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Monday, 18 August 2014

20 Ableton Tips and Tricks

Here's a list of 20 tips and tricks that I find myself using in Ableton a lot. Hope this helps some of you, spending time to improve and speed up your workflow is always time well spent as it allows you to get down your ideas incredibly fast. So here we go...

  • Hold shift when you're moving your MIDI notes up and down with the arrow keys to move the notes up and down an octave rather than just a semitone.
  • If you are using your computer keyboard to play in a melody, the keys Z and X can be used to shift your keyboard up and down an octave.
  • If you have a bunch of MIDI notes selected, then the keys C and V will decrease and increase the notes velocity by 20 respectively. 
  • You probably know that the compressor device has a sidechain function, but did you know that the autofilter does also? This can be a great creative effect for triggering, exaggerating or altering specific sounds.
  • In the preferences section, you should turn off auto warp long samples. This will prevent Live from inputting a bunch of annoying warp markers when you're importing things like full songs for a DJ mix or similar.
  • Stick to beats warp mode if you can. Beats slices the sound up like a sampler would and avoids any degradation of the audio quality. You can also play around with the beats mode slicing algorithm (transients, 16th or 8th notes, for example) and the slice length (which defaults to 100%) to get some cool results, especially on drum loops. 
  • A cool way to get creative, granular effects or glitching out of a sound is to use the tones or texture warp mode and play around with the grain size and flux functions. The effect is more extreme when you stretch the sound out to say 200% or more of it's original length.
  • Hitting delete on any device parameter returns it to it's default setting. For example if you do this on a macro control it returns it to zero.
  • If you're like me and you rename tracks often, use the tab function to go to the next track and rename it without having to click it with the mouse. 
  • If you like precision when you're drawing in automation or setting device parameters, hold command (Mac) or control (PC) to adjust your values in very slight increments.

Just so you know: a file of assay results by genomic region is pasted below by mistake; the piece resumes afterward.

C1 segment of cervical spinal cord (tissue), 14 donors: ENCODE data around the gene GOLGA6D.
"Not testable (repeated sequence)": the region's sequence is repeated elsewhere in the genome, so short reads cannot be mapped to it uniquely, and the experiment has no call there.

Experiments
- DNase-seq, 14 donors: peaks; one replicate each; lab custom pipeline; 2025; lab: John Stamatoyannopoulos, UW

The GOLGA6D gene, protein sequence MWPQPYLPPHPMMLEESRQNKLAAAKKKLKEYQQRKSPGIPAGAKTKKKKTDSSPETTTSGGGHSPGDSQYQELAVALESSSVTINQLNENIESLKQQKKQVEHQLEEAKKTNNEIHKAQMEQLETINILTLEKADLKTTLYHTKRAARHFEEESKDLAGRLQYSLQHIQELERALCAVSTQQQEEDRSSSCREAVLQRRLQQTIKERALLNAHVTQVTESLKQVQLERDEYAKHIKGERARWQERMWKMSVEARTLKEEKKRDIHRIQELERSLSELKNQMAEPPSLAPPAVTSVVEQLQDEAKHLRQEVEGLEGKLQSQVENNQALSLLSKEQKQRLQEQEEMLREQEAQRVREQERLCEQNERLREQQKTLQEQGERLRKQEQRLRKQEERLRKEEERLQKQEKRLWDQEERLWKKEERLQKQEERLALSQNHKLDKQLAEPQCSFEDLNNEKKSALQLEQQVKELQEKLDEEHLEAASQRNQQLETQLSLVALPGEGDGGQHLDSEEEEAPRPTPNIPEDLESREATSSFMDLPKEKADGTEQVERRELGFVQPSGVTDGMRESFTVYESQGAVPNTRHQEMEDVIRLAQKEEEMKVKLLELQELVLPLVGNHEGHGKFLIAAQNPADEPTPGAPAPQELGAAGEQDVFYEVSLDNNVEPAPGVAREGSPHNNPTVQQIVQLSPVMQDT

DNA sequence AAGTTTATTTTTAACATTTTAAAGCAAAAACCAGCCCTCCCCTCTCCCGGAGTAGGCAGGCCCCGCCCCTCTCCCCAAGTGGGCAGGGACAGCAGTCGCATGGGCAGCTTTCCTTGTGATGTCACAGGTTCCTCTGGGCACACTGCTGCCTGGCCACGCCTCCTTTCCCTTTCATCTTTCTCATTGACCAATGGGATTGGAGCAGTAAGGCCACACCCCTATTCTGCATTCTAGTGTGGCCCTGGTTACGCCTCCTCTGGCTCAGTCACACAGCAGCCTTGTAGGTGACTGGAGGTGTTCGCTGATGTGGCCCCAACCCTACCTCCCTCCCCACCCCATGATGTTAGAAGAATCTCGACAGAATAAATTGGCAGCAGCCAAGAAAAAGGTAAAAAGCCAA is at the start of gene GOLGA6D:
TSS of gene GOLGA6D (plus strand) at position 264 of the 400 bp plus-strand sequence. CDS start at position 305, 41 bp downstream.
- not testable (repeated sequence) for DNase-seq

• Having multiple tracks selected will mean that if you pencil in automation on the one track then this will be proportionally entered into the other selected tracks. You can also resize multiple tracks at once by having multiple tracks selected and then just resizing the one track. 
  • A great way to reinterpret melodies is to right click on an audio file containing the said melody, then select the slice to new MIDI track option. Now you should have a MIDI track containing a sampler and various slices of your original melody. Put an arpeggiator in front of this for some interesting results. 
  • Remember the double time, half time and reverse functions in the envelope editor can all work with MIDI clips. You can even insert markers in a MIDI clip and warp it to fit a different time signature or time period. Try to use this creatively with your melodies, mirroring your MIDI melody for example to see if it sounds better that way.
  • Use a start up template to save time. It's really easy to save a start up template in Live's preferences menu. Save a session that contains all of the tracks you'd normally use and all the device you want mapped to macros, then set this as your startup template. 
  • Right click on a device and hit save as default to save the settings you currently have the default preset for every time you open this device. This can save a lot of time, as does saving device presets and instrument or audio effect racks in general.
  • You can quickly re-pitch one or a collection of audio clips by changing the transpose control in the envelope section, or by using detune for finer tuning. This is really useful for trying to get sounds to match the particular key of the song your making. Just quickly move the transpose dial up or down until the selected sounds fit. All warp modes except repitch will keep the audio regions the same length. 
  • You can change t he lay out when importing multiple files from the browser or another window by holding down command (Mac) or control (PC) before you let go of them. This basically toggles from horizontal to vertical in arrangement view and vice versa in session view.
  • Double click any of the browser's buttons on the left to completely collapse all of the folders in your current view. This is extremely useful in that it can save you a lot of scrolling. 
  • The simple delay, ping pong delay and filter delay devices in Ableton are all quite digital sounding, but you can access different delay modes by right clicking the device and selecting the repitch option which makes the delay sound like a tape delay unit. This is usually only very obvious when automating a change in the delay time, and can lead to some cool, bendy, glitchy effects. 
  • Auto bypass can be enabled for device parameters by using macros. Usually when you switch to a macro the midway point becomes the threshold for turning that parameter on or off. By changing the minimum value to one, we'll get the desired behaviour. When the macro control is at zero the parameter is off, and when it's anywhere between 1 to 127 the parameter is switched on.


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